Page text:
Sunday, April 29, 2007

spindle

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On Wednesday my friend, anthropologist and author Ellen Steinberg and I met at Esther's Place in Big Rock, Illinois to study under shop owner Natasha Lehrer. About a year ago I read a fascinating book entitled, This Cruel War, which was an almost complete compilation of letters sent between Grant and Malinda Taylor during the civil war. It was an invaluable look into day-to-day life druing that era.

One thing that fascinated me the most was how fabric and fiber was held as a most precious commodity (that and salt). The salt was used to cure the meat when an animal was slaughtered, and the fabric was precious because of the amount of effort required to produce a length of cloth.

In their letters the husband and wife debated the use of a length of homespun fabric, whether it would be used for a shirt for him or clothing for the children. We soon learned the time and effort required to produce a very small skein of yarn - an entire afternoon's work amounted to a few yards after plying.

3 comments:

Lori said...

It's amazing the amount of work that goes into things. We take so much for granted.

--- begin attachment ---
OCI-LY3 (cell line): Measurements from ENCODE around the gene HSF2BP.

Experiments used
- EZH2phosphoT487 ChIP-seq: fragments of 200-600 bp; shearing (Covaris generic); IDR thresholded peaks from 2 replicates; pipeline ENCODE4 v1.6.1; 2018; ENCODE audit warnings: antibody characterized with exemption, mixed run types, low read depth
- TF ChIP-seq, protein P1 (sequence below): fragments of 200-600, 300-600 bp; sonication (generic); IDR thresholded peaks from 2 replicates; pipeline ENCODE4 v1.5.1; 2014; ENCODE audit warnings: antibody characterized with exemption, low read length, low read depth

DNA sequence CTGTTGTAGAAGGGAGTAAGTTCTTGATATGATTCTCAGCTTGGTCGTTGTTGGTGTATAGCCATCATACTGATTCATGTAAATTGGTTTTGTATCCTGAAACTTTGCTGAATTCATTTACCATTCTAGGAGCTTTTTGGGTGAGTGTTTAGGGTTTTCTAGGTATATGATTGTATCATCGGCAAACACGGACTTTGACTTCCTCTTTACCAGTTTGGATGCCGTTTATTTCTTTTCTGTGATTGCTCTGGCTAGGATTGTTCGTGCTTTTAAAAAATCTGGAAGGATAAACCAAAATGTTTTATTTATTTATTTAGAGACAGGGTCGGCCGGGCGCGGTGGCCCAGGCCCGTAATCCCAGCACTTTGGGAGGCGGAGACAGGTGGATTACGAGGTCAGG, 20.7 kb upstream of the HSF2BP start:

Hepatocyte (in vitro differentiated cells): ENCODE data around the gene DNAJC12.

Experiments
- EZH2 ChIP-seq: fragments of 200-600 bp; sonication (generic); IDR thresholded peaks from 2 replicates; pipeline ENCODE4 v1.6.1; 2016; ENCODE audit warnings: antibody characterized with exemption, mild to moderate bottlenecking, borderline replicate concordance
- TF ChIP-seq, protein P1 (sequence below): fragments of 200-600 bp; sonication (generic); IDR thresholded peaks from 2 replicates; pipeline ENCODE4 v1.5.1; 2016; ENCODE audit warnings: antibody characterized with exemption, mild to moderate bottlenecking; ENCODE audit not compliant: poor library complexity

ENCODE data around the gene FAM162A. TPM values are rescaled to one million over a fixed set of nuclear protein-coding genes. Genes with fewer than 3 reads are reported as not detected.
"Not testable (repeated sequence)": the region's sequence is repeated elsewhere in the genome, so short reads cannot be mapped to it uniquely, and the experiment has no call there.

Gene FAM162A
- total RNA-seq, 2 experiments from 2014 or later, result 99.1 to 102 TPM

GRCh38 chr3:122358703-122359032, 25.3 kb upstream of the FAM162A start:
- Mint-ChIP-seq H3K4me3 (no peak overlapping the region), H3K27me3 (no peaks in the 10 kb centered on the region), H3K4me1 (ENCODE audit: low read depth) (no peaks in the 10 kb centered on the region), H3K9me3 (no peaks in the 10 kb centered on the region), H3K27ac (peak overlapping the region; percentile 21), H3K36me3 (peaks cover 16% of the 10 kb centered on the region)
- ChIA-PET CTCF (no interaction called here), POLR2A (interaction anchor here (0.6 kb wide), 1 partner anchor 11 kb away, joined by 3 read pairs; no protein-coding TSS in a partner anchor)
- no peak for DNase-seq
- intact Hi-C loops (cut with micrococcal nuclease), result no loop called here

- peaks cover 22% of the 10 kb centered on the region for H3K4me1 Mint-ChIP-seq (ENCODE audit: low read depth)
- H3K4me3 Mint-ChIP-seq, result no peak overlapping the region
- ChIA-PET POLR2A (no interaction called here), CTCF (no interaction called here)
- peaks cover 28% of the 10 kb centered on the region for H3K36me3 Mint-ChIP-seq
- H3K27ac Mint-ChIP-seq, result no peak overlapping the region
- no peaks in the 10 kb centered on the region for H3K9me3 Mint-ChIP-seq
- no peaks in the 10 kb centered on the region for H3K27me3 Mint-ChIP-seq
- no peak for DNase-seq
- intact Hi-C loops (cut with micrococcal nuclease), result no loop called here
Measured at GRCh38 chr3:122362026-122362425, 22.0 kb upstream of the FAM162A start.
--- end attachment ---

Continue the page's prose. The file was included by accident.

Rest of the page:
I'll have to see if I can find that book.

lisa's chaos said...

Wow, I love that photo! Great capture! Love the background colors too.

About the fabric, I'm so happy we have it easier today. I can just run down to the store and grab whatever I want so easily. But husband's don't value the fabric as much anymore, for the most part.

Zanne said...

Lori, if you click on the words "This Cruel War" it will take you to the Amazon.com site where the book is for sale. Same is true of my friend Ellen's name. Ellen studies exactly how much work was involved in producing day-to-day articles for ancient people.

Lisa - I too was amazed at the work involved in hand producing a hank of yarn. Mechanization sure has made things easier.